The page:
I've blogged an article originally published in The Tides of Time on that publication's website. Empty Pockets, Empty Shelves is a short look at how the character of the Twelfth Doctor was represented in motifs destroyed or dispersed at the arrival of the Thirteenth Doctor and how these absences help define the Doctor as now portrayed by Jodie Whittaker.
My review, this week at the Doctor Who News Page's reviews section.

Afterword on my review, at The Event Library

Also, news on the publication of issue 42 of the Oxford-based Doctor Who fanzine, The Tides of Time.
I mentioned issue 40 of Tides of Time, the Oxford University Doctor Who fanzine, in an earlier post. It's now free to download from http://tidesoftime.wordpress.com .
There is a new issue of The Tides of Time, magazine of the Oxford University Doctor Who Society, now published, and there are a limited number of print copies available. For more details see the magazine's website.
Thoughts from the Oxford Doctor Who Society on the most recent series, condensed from several weeks of discussion on Facebook Messenger, are now available in one document downloadable from The Tides of Time blog.
No essay from me this week, but negatives first. There aren't many of them, and are largely personal in that there's always an awkwardness to me in the Doctor revelling in pop culture or being a rock musician, and yet here I can see it was the right choice. I'm not sure where the Doctor's audience in 1138 went either...

Otherwise, superlatives. Steven Moffat and company projected their most coherent vision of the Doctor Who universe so far; though I did find myself wondering if the Shadow Architect's hairdresser (probably a Judoon, come to think of it) had been killed in action since The Stolen Earth. The Maldovarium is a sorrier place for the loss of Dorium. Clara's confidence as schoolteacher and UNIT's contact radiated and Jenna Coleman's authority in the part was more than a match for Michelle Gomez's calculating tricksiness. The traps within traps were sprung and the Daleks depicted as more detached from human or Gallifreyan values while justifying their fond parent's description of them as children. Barry Norman's comparison of fifty years ago, that they are devices through which children imagine killing grown-ups, was made plain here; as was the realisation most fans have had at some time, that the Daleks are tanks (and I'll link to John Wilson's article on the subject as soon as I've identified the relevant issue of Tides of Time - [ETA it's issue 23, but I can't manage the link at present - search for "Tides 23" at tidesoftime.wordpress.com for the pdf]). Taking up the convincingly-performed but sidestepped 'Do I have the right?' speech from Genesis of the Daleks is a dangerous exercise and we'll only find how well it works next week. Otherwise, a sense of the programme trying something new and Peter Capaldi's most moving and enthralling performance in the role.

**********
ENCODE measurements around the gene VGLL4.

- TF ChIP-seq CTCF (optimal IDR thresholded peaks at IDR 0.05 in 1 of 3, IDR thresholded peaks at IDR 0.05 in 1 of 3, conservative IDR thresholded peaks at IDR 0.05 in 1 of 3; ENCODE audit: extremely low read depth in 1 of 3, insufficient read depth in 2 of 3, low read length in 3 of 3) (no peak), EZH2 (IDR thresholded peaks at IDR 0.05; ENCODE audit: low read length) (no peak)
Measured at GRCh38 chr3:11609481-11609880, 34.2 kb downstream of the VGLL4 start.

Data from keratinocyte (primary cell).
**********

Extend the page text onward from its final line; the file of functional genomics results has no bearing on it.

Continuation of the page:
Also posted at The Event Library
sir_guinglain: (Zen)
( Jun. 6th, 2014 09:33 am)
I watched Weapon last night for the first time in years, and in company dominated by a generation who had little familiarity with Blake's 7. The question kept being asked: Why spend so long on set-up before reaching the action? I could only answer flippantly that people talking in rooms was something that BBC multicamera studio drama did well. June Hudson's costumes were as ever pleasingly literal in the way they solidify character traits: John Bennett's Coser looks absurdly pompous in his high collar, but in profile on a two-dimensional screen the collar becomes a shark's fin. The medieval accent is present too, with Servalan and Blake presiding over competing courts with their long-cloaked knights in their armour, black for Servalan, green, brown or red for the outlaws of the greenwood vacuum.
The Oxford Doctor Who Society fanzine The Tides of Time's summer 2012 edition is now online. More details here.